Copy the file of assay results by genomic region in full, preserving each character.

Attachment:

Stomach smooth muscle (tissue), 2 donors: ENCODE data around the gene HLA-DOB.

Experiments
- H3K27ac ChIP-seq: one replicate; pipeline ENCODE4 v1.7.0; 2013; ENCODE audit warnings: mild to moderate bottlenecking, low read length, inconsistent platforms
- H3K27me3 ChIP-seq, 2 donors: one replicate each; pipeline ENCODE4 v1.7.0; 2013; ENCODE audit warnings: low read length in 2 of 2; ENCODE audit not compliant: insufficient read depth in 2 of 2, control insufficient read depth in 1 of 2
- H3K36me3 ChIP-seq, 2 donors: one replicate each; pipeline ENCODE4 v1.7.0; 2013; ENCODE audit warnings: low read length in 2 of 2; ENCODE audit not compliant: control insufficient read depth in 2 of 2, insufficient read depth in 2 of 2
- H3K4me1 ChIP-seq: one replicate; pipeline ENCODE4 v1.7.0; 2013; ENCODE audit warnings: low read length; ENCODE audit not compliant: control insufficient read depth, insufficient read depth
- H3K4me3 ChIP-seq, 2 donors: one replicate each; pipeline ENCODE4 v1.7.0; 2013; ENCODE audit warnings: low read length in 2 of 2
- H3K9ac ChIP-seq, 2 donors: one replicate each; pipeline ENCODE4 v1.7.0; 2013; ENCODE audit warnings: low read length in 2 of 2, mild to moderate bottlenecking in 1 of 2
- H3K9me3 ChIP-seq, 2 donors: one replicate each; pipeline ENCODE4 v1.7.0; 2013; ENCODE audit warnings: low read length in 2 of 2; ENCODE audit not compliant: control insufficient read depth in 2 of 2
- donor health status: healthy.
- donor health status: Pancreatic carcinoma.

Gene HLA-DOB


Stomach smooth muscle (tissue), 2 donors: ENCODE data around the gene HLA-DOB.

Experiments
- H3K27ac ChIP-seq: one replicate; pipeline ENCODE4 v1.7.0; 2013; ENCODE audit warnings: mild to moderate bottlenecking, low read length, inconsistent platforms
- H3K27me3 ChIP-seq, 2 donors: one replicate each; pipeline ENCODE4 v1.7.0; 2013; ENCODE audit warnings: low read length in 2 of 2; ENCODE audit not compliant: insufficient read depth in 2 of 2, control insufficient read depth in 1 of 2
- H3K36me3 ChIP-seq, 2 donors: one replicate each; pipeline ENCODE4 v1.7.0; 2013; ENCODE audit warnings: low read length in 2 of 2; ENCODE audit not compliant: control insufficient read depth in 2 of 2, insufficient read depth in 2 of 2
- H3K4me1 ChIP-seq: one replicate; pipeline ENCODE4 v1.7.0; 2013; ENCODE audit warnings: low read length; ENCODE audit not compliant: control insufficient read depth, insufficient read depth
- H3K4me3 ChIP-seq, 2 donors: one replicate each; pipeline ENCODE4 v1.7.0; 2013; ENCODE audit warnings: low read length in 2 of 2
- H3K9ac ChIP-seq, 2 donors: one replicate each; pipeline ENCODE4 v1.7.0; 2013; ENCODE audit warnings: low read length in 2 of 2, mild to moderate bottlenecking in 1 of 2
- H3K9me3 ChIP-seq, 2 donors: one replicate each; pipeline ENCODE4 v1.7.0; 2013; ENCODE audit warnings: low read length in 2 of 2; ENCODE audit not compliant: control insufficient read depth in 2 of 2
- donor health status: healthy.
- donor health status: Pancreatic carcinoma.

Gene HLA-DOB